Greg Alexander [00:14:06] Yeah, I’m pleased to hear the employees are open to it. You know, that’s half the battle. Sometimes with any change, initiative is just getting people on board. So congrats on that. I guess guys, my last question is for both of you. And that is, you know, for those that are listening to this, members that are saying, Jesus, maybe it’s something that I should do. What, what words of encouragement would you give them or what would you tell them to stay away from? Like, were there any things that, surprised you, you know, as you designed and launched this new initiative? 

Andrew Thompson [00:14:37] You won’t be surprised. At one of the answers. The communication is so important. Just the word scaling that’s new to most people. Yield is new. We were approaching it with a level of transparency that was new. And so we’ve gone through yield analysis. What does scalability mean? At least two times both of those for the whole company. Pretty slowly and carefully. And it came from the top. So I was I was walking folks through that. We also, I would say while a task force can be incredibly effective and we’re already seeing some early returns, we look forward to keeping you abreast over the next couple of months. As I said to the team, in our in our annual state of the company, the task force is not going to hand you scalability. They may and you tools and and processes to help you scale, but the scalability happens with you. And so the message for the team and this is you’ll love this Greg. The theme for the year is practice scalability every day in every way. And so it is not something that can be isolated with two and a half FTEs and turned into a little project with announcements every week. It’s got to be something that’s a way of life across the company. 

Greg Alexander [00:16:00] Interesting. Jeff, anything that. 

Jeff Weathers [00:16:02] No, I’m just very excited about, you know, you you look at it and you say, look at all the opportunities we have. Look at how much growth we can find. So really excited to see what the results will be, right. 

Greg Alexander [00:16:15] You know, I would like to add something to this comment, and maybe this is a give back to Andy and Jeff for their generous, time today, when I had my firm and I was focused on scaling it, the two measures that we tracked more than any other. Or the cost to acquire a client. Was it going down and going up? And if we were scaling our business development efforts correctly, then we were. We are more efficient in how we acquired clients. That was no one. And then the second was the cost to serve a client. Was that? Was that staying at a minimum flat while revenue was increasing. So therefore we saw margin expansion or was it declining? The cost to serve a client was going down and price was staying the same. So also a margin expansion opportunity because we were more efficient in how we delivered the service. So I don’t know if those are on your scorecards, but I would encourage you both the kind of macro numbers, if you will, and there’s many sub metrics that lead into both of those numbers. But if you think about scalability, what really is it scalability in a services firm is this revenue is growing at a clip faster than headcount. In the end, that’s the essence of it. And if you can get revenue growing at a fast clip, maybe it’s growing at 25%, but head counsel and growing at 5%, then you’re scaling. If you if revenue is growing at 25% and headcount is growing at 25%, you’re really kind of running in place. I mean, you’re you’re not that’s you’re you have higher revenues, but you’re not necessarily earning more, creating more enterprise value for yourself. So just thought I would share that with you guys as a give back. And hopefully that’s helpful.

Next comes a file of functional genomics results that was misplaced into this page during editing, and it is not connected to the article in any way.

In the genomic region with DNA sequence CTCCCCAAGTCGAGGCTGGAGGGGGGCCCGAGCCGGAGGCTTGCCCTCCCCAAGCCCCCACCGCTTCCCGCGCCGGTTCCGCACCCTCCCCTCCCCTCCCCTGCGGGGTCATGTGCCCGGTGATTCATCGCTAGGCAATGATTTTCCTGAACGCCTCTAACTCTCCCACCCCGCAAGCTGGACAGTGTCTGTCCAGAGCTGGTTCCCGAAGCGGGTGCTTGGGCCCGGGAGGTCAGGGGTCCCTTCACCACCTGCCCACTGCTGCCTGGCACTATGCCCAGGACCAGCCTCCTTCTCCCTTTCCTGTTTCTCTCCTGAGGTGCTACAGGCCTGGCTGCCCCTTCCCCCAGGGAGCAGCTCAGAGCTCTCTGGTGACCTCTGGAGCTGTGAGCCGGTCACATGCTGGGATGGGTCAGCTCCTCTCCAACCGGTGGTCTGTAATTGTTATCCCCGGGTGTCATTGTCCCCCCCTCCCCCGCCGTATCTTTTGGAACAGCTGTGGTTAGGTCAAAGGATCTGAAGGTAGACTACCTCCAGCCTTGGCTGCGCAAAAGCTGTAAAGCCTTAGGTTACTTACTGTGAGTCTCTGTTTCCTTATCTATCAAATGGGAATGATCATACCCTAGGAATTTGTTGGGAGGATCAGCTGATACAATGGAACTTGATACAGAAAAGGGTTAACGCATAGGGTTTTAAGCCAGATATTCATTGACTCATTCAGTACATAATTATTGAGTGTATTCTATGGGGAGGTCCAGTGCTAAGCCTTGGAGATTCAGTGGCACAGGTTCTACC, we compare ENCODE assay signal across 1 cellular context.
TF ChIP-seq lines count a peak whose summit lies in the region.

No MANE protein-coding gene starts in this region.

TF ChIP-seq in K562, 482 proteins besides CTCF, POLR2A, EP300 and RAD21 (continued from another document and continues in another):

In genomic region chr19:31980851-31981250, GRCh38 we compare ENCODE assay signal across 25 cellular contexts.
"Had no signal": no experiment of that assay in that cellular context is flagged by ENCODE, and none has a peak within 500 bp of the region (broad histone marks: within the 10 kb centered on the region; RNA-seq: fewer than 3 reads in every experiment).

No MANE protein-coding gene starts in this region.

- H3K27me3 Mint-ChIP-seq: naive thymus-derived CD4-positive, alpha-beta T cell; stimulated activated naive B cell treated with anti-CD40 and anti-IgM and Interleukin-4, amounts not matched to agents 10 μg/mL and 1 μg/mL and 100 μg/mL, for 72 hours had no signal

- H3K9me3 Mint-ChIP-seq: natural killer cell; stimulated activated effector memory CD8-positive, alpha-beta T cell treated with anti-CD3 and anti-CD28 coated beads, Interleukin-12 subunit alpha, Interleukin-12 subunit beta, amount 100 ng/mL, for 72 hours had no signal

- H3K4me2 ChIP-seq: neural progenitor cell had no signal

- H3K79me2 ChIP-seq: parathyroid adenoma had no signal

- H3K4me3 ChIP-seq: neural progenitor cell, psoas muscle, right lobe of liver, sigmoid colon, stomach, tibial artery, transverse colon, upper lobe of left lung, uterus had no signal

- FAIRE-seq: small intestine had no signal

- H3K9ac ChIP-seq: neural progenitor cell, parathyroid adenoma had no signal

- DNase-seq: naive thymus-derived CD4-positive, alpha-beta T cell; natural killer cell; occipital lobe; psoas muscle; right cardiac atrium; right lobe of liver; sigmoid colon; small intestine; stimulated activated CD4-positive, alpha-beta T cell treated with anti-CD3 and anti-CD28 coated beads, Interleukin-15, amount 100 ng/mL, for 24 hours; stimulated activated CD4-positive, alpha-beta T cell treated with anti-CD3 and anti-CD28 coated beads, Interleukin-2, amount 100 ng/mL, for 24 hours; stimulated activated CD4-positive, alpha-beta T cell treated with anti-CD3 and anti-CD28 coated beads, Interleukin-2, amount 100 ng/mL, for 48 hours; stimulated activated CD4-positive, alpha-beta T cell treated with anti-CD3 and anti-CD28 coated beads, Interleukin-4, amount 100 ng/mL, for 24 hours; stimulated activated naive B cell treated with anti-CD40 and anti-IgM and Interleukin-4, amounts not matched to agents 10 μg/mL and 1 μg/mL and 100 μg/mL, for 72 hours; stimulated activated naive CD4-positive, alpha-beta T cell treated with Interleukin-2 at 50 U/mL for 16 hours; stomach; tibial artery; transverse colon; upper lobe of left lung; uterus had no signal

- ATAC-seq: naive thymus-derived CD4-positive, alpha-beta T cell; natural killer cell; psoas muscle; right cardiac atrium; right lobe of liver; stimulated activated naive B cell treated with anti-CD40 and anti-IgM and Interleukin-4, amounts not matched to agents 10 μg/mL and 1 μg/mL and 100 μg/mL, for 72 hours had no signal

Andrew Thompson [00:17:55] All right. Thank you. 

Greg Alexander [00:17:57] All right. Well Andy and Jeff it was great to have you both. We look forward to being a weekly role model with the member Q&A session. So thank you for that. And congratulations on your new initiative for having the courage to launch it. And I wish you the best of luck with it. 

Andrew Thompson [00:18:11] Thanks, Greg. 

Jeff Weathers [00:18:13] I. 

Greg Alexander [00:18:14] All right, everybody, that’s the end of, today’s episode. If you want to learn more, go to Collective54.com. If you want to read about this book that we just discussed, you can find it on Amazon. Again, it’s called The Boutique How to start scale and sell a professional services firm. But until next time, I wish you the best of luck as you try to grow, scale, and exit your firm.